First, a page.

The New York Times has published a map (see above) measuring the life expectancy of forty year old Americans with household incomes of less than $28,000 per year.
The results for North Dakota are pretty good. Data wasn’t available for the whole state (I suspect in the rural areas it was tough to put together a valid sample), but where it was North Dakotans should be happy with the results. Life expectancy rates for this demographic in the Dickinson, Jamestown, and Bismarck areas were above the national average. In the Fargo, Minot, Grafton, Grand Forks areas life expectancy was at about the national average.
The take away? Even poor North Dakotans can expect to live a lot of years.
More interesting is that while the story seeks to portray some dark commentary on the relationship between poverty and life expectancy, what we see is that things are generally pretty good for the poor – at least in terms of living long lives – even in those red areas.
[mks_pullquote align=”right” width=”300″ size=”24″ bg_color=”#ffffff” txt_color=”#000000″]More interesting is that while the story seeks to portray some dark commentary on the relationship between poverty and life expectancy, what we see is that things are generally pretty good for the poor – at least in terms of living long lives – even in those red areas.[/mks_pullquote]
For instance, in the Pecos area in Texas the life expectancy for this demographic is about 75.6 years. In the Fargo area, which is about at the national average, the life expectancy for this demographic is just a little over four years longer.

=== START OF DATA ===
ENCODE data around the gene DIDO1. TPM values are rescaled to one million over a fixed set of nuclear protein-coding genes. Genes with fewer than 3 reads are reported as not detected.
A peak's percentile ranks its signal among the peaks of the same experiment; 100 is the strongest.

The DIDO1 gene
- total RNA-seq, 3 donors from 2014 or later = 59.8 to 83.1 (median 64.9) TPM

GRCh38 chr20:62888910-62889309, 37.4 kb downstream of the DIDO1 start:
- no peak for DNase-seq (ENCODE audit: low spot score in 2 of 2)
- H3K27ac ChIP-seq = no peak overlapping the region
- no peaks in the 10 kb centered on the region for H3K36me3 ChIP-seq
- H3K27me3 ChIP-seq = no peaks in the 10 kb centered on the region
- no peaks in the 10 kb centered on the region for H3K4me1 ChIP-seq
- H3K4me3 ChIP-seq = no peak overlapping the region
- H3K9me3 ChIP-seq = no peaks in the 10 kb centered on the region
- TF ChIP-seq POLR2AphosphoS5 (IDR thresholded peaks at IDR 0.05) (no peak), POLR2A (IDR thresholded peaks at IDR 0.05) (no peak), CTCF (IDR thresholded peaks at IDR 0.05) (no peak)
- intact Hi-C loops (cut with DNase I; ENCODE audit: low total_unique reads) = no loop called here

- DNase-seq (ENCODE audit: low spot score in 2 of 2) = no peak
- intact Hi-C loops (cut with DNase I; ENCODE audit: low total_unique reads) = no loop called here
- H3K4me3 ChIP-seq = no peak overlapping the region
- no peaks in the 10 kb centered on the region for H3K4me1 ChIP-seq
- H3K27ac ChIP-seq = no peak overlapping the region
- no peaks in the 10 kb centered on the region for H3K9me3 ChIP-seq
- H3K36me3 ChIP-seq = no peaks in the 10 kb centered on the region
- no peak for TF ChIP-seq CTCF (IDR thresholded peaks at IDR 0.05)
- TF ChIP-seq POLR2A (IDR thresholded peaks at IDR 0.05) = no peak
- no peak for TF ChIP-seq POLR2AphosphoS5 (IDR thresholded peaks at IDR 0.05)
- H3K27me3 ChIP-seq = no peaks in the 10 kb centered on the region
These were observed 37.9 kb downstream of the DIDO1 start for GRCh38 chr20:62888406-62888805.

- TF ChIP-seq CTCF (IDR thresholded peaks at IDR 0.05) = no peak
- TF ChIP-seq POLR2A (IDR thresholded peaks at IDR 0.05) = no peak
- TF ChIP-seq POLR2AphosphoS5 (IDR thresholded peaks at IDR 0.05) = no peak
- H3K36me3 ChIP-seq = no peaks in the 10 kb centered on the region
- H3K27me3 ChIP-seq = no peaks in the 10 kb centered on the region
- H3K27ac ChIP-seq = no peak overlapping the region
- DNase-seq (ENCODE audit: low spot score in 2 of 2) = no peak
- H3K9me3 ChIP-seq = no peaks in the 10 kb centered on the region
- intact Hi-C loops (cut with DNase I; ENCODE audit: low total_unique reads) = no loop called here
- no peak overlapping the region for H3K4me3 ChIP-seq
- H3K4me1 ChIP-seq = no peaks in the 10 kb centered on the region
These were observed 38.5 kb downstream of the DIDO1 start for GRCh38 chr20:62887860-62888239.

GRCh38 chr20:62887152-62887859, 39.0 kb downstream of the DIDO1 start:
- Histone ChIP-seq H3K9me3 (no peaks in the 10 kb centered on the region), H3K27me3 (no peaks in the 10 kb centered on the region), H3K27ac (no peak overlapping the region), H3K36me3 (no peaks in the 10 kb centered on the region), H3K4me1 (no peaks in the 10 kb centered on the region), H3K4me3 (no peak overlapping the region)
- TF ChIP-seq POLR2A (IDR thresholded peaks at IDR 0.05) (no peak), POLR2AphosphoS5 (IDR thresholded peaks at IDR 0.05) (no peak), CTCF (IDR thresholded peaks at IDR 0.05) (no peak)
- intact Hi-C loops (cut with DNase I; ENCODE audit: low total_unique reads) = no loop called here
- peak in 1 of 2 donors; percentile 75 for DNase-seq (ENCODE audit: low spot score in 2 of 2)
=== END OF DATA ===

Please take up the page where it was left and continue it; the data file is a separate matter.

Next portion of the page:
It’s hard to put a value on four years of life, but suffice it to say that this is not a terribly wide spread from one of the worst areas for life expectancy to the national average. Even the Dickinson area, which had a life expectancy well above the national average, was still just about six years longer than in Pecos.
I don’t want to trivialize six years of life, but a life expectancy of 75.6 years for even the poorest of Americans is pretty darn good. Especially when you consider that, back in the 1970’s, that was the life expectancy even affluent Americans could expect.
As to the reasons for these differences in life expectancy between rich and poor, I’m certain the most popular explanation in some political circles is that the rich have better access to health care.
That’s low hanging fruit for people who think we ought to have the government guarantee more access to health care, but I would suggest an equally important distinction between rich and poor.
More affluent people tend to make better life choices.
The sort of traits which lead to successful careers – self discipline, delayed gratification, long-term planning – can also, when applied to lifestyle choices, lead to healthier and longer lives.
Thus this is a social problem which, as so many do, comes down to personal choices.